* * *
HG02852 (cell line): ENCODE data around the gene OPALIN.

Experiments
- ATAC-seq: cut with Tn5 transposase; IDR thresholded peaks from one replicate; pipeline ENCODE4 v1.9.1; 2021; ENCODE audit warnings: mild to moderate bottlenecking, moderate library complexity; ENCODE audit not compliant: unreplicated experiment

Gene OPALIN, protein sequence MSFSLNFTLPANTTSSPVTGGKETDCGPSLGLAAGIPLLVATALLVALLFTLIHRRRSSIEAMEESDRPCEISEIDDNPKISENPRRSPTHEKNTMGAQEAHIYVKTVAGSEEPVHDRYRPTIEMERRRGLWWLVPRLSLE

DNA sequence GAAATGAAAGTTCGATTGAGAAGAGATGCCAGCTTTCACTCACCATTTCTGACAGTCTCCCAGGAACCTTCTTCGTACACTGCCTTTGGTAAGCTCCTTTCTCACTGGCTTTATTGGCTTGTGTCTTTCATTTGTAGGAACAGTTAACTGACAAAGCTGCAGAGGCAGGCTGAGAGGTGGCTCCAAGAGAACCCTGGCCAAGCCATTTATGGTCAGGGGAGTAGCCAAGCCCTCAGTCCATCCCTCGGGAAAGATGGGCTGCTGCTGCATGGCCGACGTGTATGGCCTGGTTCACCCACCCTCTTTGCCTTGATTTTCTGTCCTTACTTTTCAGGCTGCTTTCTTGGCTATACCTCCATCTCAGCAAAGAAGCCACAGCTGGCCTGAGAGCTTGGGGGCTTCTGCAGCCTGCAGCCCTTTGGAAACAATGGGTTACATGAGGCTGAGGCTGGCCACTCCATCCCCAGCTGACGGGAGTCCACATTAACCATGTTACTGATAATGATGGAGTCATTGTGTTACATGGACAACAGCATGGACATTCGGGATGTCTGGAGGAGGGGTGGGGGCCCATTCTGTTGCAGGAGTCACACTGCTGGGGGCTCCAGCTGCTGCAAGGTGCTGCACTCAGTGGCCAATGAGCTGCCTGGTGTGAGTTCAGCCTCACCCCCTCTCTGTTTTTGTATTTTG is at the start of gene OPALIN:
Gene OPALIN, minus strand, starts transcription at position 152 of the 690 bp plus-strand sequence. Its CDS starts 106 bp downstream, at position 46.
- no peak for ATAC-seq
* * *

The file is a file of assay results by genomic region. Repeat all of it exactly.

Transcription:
HG02852 (cell line): ENCODE data around the gene OPALIN.

Experiments
- ATAC-seq: cut with Tn5 transposase; IDR thresholded peaks from one replicate; pipeline ENCODE4 v1.9.1; 2021; ENCODE audit warnings: mild to moderate bottlenecking, moderate library complexity; ENCODE audit not compliant: unreplicated experiment

Gene OPALIN, protein sequence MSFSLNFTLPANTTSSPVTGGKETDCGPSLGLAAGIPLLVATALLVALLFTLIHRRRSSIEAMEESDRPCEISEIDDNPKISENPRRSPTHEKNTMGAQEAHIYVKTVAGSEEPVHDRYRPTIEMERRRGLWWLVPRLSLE

DNA sequence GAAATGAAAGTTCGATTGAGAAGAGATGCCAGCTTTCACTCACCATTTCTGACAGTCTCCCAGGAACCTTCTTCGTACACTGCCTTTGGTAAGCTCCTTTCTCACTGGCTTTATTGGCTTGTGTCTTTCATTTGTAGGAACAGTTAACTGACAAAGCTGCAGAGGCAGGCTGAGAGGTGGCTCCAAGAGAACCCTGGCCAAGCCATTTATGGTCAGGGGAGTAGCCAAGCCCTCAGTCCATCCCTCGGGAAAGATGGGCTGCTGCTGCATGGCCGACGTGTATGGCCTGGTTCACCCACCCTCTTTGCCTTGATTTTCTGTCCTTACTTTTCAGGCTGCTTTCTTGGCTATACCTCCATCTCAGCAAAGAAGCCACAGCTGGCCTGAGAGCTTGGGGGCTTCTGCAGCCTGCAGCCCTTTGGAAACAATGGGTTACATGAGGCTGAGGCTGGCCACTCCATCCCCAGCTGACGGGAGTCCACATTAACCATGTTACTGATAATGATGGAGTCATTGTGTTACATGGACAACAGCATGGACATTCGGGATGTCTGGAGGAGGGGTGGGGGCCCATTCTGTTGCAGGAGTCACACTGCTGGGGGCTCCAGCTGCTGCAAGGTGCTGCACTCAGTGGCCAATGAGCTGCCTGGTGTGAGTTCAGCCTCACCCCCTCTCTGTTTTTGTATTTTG is at the start of gene OPALIN:
Gene OPALIN, minus strand, starts transcription at position 152 of the 690 bp plus-strand sequence. Its CDS starts 106 bp downstream, at position 46.
- no peak for ATAC-seq